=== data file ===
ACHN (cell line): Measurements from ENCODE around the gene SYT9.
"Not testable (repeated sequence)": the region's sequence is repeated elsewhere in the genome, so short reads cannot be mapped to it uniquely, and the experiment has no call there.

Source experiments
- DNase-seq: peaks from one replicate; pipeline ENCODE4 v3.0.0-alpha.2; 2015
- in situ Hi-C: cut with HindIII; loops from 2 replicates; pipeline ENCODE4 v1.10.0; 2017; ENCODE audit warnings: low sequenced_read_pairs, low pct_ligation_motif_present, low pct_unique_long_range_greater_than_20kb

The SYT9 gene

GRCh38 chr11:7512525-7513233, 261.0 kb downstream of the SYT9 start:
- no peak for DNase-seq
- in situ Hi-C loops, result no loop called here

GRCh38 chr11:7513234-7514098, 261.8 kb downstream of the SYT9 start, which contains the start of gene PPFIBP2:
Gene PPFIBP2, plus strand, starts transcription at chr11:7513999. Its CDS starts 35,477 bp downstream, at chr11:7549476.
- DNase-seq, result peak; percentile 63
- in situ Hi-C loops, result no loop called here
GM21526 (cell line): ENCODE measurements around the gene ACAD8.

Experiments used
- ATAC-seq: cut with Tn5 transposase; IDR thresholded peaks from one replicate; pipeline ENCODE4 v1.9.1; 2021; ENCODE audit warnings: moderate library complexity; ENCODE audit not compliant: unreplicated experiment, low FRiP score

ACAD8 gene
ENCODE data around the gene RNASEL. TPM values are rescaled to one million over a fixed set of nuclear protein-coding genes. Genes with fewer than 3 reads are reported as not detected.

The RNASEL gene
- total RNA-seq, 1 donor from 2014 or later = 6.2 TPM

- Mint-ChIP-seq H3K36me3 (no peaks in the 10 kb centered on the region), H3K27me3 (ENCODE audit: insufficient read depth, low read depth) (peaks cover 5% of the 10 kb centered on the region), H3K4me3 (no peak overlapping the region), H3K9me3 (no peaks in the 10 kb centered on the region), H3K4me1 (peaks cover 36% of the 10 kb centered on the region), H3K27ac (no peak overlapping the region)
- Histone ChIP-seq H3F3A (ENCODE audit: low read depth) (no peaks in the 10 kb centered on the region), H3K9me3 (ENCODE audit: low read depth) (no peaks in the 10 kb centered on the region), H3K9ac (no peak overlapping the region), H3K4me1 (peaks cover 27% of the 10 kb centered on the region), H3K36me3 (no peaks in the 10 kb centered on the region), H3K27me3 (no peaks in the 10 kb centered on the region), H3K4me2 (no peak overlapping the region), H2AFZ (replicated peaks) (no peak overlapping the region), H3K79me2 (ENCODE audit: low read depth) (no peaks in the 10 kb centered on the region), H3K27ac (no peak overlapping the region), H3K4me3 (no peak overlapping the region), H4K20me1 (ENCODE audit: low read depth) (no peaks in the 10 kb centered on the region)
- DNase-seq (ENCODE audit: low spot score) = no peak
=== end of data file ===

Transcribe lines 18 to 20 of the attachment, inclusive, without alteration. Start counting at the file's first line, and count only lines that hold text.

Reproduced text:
ENCODE data around the gene RNASEL. TPM values are rescaled to one million over a fixed set of nuclear protein-coding genes. Genes with fewer than 3 reads are reported as not detected.

The RNASEL gene
- total RNA-seq, 1 donor from 2014 or later = 6.2 TPM